The first is the cheating way: the Hughes & Kettner Rotoshere.....I know, I know...but it is cool sounding. It can come kinda close if you really want it to and can be corrupted to create some interesting things of its own. Better still is my latest home science project. Two years ago I bought four old Hammond Spinnet Organs for next to nothing at a going out of business sale - two L100- seriers an M2 (the Booker T "Green Onions" model!) and a wretched later model called the "Phoenix". A couple of weeks ago I finally dragged the Phoenix out of the garage and spent a couple of hours poking around the back with alligator clips and a Little Smokey amp. I found two beautiful things. The first was an ancient beat box (16 push-button presets, tempo knob, volume knob and two separate outputs for low and high frequncy sounds. I will never use another drum machine again! Second (and the point of this ramble), is the rotating drum speaker that sits on the bottom of this beast. While I haven't yet dismantled the box that houses this unit, it appears to be a weirdly-shaped foam (?) cylander with two opposing openings spinning around a small stationary speaker!!

There are now three connections coming out of this thing, two outs from the beat box and an input to the drum that when fed by my '68 Princeton sounds like heaven on a good day. There are two speeds. On fast this things sounds like "Lucy in the Sky.." or "Badge" or any of those late '60s, early "70's" Brit psychedelic hippie guit sounds. I gets a little mushy when pushed into distortion by the amp, but sounds amazing clean or a little crunchy. Then on slow....oh my, oh my. Turn the amp on its ear and smile. That little speaker breaks up so nice and the sound moves around just so.................................slowly......
My question is how to mic it right in stereo. There are two ports, one on the side and one on the front. As the speker is stationary, mics on these spots are phased weird. So far the best thing I can come up with is to point the mics at each other as much as possible and flip one out of phase. Any ideas would be appreciated.

Sorry for the length of this, but I am exited by my new toy.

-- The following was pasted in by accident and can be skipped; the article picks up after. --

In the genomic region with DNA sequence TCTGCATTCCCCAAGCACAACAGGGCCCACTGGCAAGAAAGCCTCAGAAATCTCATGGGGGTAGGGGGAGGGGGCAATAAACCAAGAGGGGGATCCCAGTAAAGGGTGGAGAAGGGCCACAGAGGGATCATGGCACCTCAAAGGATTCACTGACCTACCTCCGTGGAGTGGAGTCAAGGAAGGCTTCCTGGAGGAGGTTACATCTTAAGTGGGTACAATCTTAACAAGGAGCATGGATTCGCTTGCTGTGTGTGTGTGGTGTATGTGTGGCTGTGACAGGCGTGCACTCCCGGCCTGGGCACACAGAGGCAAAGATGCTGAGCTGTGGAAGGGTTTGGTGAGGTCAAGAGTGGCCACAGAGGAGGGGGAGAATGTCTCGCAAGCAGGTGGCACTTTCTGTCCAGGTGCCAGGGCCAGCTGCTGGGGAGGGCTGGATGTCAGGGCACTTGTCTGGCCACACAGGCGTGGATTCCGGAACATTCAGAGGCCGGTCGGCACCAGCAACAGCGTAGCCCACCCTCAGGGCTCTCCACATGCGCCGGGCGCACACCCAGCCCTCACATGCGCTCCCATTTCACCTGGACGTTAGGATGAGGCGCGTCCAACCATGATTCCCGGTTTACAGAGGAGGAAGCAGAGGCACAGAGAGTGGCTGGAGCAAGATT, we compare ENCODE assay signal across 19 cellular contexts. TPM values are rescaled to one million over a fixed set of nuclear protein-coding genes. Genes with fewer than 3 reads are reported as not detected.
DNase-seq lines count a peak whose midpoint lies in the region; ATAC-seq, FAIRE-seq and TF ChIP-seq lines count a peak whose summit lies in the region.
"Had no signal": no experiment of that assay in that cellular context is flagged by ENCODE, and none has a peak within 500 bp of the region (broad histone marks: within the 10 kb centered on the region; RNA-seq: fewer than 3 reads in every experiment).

Charles (aka Stuntmixer -- "Don't try this at home kids"...)
Old 26th March 2003
  #8
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David R.'s Avatar
 

Leslie West was a good thing for guitar. hippie

Leslie cabinet is great if you are looking for 'that' sound. Make sure you have a roadie if you are going to gig with it.
Old 26th March 2003
  #9
Gear Nut
 
stuntmixer's Avatar
 

I toured for several years with a keynoard player who insisted on carrying one.....there used to be this place in Crested Butte call "The Rafters", guess why. .... The elevetor never seemed to work when we were there.
Next, I'm going to figure out how to extract the speaker and drum machine from the organ and still keep the power supply....hmmmm, later.
Old 27th March 2003
  #10
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robot gigante's Avatar
The Motion Sound Spindoctor is a decent modern equivalent- your amp drives it as well.

Sounds very nice with a AC-15 or Bassman.
Old 27th March 2003
  #11
Gear Nut
 
tee's Avatar
 

Thanks for replies everyone. sonic dogg I sent you a PM

Covert, you were saying:
Quote:
The pinout of the plug is easily found on the web, or you can install a jack in the back plate of the speaker chamber. The electrics for switching speeds involve routing full 120 ac to the actual footswitch, or relays, so be careful.
Could you be a bit more specific about how to go about this, I'm a bit on the electrically challenged side, but willing to give this a shot. This sound will be perfect for a some of the tunes in a project that will be starting here soon.

Peace

Tony
Old 27th March 2003
  #12
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covert's Avatar
 

Quote:
Originally posted by tee

Covert, you were saying:
Could you be a bit more specific about how to go about this, I'm a bit on the electrically challenged side, but willing to give this a shot. This sound will be perfect for a some of the tunes in a project that will be starting here soon.